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Holism and the Relation between Mind and World

  • Michael Esfeld
Chapter
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Part of the Synthese Library book series (SYLI, volume 298)

Summary

This chapter reconstructs the relation between beliefs and the world from within social holism and holism about beliefs. I proceed in three steps. The first step is to employ the conceptual tools of the outlined inferential semantics in order to explain the representational dimension of beliefs. I follow Brandom’s account [5.1]. The second step is to argue that the proposed theory of meaning in terms of social practices is about the way in which we gain epistemic access to a world that is independent of these practices. According to the conception of social holism in terms of I-thou relations, the assessment of normative attitudes as correct or incorrect is an open-ended process. Consequently, normative attitudes that are shared by all the members of a community can be incorrect, and having beliefs can result in commitments that outrun the commitments which the persons in question acknowledge. This account implies a sort of response-dependence of our concepts. But this is a response-dependence that encroaches neither upon the meaning nor upon the truth of our beliefs. It is a constraint only on the acquisition of concepts. The upshot is a pragmatic realism that is beyond the traditional opposition between metaphysical realism and relativism. This pragmatc realism is not committed to any idealistic consequences [5.2]. The third step is to meet the challenge that McDowell poses to an account of meaning in terms of social practices by showing how social practices are anchored in a physical environment. I argue that McDowell’s position opens up a comprehensive holism that includes the physical world. However, I maintain that the described social practices are sufficient to conceive a rational constraint of the world on our beliefs [5.3]. Finally, I show that the resulting philosophy of mind is parsimonious in its ontological commitments: it is opposed to reductionism, but compatible with materialism without, however, implying materialism [5.4].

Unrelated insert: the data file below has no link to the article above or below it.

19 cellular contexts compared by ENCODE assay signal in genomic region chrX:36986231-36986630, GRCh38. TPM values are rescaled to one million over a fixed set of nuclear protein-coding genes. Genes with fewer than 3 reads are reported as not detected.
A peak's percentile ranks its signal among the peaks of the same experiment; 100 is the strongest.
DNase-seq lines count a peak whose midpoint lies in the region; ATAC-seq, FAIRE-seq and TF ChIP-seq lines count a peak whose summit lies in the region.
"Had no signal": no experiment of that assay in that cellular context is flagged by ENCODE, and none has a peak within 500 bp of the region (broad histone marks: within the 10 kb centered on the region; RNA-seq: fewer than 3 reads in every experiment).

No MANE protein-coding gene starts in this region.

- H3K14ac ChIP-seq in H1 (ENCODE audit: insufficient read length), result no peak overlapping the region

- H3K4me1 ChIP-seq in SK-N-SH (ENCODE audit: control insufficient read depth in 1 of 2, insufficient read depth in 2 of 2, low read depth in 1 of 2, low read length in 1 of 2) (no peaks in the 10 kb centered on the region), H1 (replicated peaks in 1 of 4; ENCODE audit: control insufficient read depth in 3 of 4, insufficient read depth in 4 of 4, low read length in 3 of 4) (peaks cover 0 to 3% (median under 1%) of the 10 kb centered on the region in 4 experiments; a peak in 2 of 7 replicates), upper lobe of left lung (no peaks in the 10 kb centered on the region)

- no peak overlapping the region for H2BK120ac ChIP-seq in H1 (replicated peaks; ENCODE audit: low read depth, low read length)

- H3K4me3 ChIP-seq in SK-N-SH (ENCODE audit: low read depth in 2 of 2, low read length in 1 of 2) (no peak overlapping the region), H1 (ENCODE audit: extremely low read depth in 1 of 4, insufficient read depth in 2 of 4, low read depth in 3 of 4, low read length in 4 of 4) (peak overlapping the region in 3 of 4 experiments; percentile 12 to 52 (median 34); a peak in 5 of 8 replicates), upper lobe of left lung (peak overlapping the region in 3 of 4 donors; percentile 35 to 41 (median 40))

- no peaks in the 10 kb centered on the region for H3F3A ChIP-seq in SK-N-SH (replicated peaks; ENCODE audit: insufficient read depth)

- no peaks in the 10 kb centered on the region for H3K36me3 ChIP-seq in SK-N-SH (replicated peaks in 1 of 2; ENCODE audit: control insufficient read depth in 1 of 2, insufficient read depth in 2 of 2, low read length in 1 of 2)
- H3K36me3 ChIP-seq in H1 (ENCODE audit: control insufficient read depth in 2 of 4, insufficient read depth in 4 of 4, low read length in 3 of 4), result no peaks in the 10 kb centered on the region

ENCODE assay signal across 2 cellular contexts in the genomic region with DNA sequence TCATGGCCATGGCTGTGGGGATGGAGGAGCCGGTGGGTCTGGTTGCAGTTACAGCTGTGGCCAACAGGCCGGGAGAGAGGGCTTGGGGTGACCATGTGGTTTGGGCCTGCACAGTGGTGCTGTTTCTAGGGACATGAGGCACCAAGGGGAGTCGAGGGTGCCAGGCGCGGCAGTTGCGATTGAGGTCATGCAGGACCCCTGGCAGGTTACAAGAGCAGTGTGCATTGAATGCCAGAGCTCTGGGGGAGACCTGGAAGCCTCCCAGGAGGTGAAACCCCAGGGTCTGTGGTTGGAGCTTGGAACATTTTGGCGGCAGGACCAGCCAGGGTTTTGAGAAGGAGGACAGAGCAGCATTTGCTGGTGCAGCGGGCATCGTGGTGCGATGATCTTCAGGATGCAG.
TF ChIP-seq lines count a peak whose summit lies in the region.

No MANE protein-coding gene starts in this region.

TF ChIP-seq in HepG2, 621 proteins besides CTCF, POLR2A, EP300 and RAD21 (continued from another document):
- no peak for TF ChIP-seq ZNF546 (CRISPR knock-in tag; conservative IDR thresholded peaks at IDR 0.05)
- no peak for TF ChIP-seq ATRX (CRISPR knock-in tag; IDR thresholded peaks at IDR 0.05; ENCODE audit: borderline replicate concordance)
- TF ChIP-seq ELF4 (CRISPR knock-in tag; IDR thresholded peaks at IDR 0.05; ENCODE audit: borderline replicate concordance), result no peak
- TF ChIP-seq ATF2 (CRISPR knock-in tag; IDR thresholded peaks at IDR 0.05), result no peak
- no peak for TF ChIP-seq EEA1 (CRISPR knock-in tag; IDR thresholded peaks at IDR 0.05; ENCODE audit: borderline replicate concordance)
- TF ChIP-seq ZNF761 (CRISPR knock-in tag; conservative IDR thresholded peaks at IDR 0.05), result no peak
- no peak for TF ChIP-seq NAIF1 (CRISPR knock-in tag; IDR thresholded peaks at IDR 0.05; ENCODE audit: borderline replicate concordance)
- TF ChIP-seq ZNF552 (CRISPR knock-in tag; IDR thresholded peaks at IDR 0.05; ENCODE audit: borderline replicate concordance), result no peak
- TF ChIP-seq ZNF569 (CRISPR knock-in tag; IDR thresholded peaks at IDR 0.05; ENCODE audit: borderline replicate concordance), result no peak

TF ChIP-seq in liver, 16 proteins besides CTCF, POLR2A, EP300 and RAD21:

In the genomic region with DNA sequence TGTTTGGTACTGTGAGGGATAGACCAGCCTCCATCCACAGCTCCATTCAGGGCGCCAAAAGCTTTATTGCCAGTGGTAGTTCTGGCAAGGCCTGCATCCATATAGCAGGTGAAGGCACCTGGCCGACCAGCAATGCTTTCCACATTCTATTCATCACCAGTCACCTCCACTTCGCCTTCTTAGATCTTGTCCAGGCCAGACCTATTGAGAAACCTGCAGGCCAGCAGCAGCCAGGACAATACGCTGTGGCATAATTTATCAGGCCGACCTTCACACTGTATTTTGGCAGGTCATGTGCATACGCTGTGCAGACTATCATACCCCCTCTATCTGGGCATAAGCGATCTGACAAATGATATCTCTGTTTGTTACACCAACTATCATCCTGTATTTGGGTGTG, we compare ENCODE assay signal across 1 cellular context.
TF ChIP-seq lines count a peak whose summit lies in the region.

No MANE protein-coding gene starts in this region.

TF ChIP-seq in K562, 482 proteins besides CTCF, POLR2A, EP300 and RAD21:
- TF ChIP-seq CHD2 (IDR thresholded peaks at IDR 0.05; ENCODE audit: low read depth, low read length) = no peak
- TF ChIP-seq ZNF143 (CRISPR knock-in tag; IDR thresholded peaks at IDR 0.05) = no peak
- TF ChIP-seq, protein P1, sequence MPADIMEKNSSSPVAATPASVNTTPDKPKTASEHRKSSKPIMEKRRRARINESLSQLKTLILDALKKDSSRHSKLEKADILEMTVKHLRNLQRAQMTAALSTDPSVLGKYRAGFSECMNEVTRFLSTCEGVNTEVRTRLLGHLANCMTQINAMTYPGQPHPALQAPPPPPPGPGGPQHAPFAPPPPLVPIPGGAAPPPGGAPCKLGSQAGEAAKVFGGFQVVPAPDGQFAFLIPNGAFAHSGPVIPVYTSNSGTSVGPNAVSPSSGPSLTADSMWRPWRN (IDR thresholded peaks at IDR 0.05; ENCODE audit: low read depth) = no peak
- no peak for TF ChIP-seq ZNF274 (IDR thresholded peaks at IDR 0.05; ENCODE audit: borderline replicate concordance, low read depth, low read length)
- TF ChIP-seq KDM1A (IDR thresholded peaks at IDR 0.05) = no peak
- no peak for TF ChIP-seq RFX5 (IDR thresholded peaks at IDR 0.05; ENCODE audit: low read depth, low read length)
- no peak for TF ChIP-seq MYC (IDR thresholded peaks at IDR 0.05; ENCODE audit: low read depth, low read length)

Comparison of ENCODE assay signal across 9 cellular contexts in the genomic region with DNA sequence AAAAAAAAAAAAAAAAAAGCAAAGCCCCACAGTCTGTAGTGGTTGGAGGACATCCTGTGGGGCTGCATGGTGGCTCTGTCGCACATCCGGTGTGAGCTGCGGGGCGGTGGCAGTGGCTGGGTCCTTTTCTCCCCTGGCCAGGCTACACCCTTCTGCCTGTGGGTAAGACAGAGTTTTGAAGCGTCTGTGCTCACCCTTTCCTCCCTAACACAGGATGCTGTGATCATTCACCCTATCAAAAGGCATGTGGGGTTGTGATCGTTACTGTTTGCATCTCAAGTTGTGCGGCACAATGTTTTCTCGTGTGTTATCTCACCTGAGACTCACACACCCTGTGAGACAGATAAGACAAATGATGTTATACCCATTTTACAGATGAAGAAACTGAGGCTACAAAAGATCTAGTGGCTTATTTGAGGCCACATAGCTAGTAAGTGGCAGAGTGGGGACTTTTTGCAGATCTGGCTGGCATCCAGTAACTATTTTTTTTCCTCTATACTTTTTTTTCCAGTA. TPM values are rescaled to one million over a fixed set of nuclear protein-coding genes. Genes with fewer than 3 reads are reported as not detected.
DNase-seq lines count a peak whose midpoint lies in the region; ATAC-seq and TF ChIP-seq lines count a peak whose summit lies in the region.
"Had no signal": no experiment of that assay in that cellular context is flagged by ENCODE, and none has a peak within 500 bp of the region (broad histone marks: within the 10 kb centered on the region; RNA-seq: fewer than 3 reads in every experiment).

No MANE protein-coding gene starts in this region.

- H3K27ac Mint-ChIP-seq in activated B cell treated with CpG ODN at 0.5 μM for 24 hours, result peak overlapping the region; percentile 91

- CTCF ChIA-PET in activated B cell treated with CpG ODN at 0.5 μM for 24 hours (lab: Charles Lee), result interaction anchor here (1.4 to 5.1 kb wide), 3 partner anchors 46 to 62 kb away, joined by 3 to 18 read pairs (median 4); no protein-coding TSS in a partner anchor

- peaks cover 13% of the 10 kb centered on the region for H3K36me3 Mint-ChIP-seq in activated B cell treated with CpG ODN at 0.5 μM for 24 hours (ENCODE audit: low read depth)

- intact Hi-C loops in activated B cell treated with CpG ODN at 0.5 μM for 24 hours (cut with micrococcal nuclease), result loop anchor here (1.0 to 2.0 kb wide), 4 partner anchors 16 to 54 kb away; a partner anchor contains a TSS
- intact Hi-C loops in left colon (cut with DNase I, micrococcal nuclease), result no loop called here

Keywords

Social Practice Belief State Conceptual Content Perceptual Belief Inferential Relation 
These keywords were added by machine and not by the authors. This process is experimental and the keywords may be updated as the learning algorithm improves.

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References

  1. 1.
    Brandom (1994), Chapter 5. See furthermore the deflationary theory of reference that Horwich (1998), Chapter 5, proposes in conjunction with a use theory of meaning.Google Scholar
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Copyright information

© Springer Science+Business Media Dordrecht 2001

Authors and Affiliations

  • Michael Esfeld
    • 1
    • 2
  1. 1.University of KonstanzGermany
  2. 2.University of HertfordshireEngland

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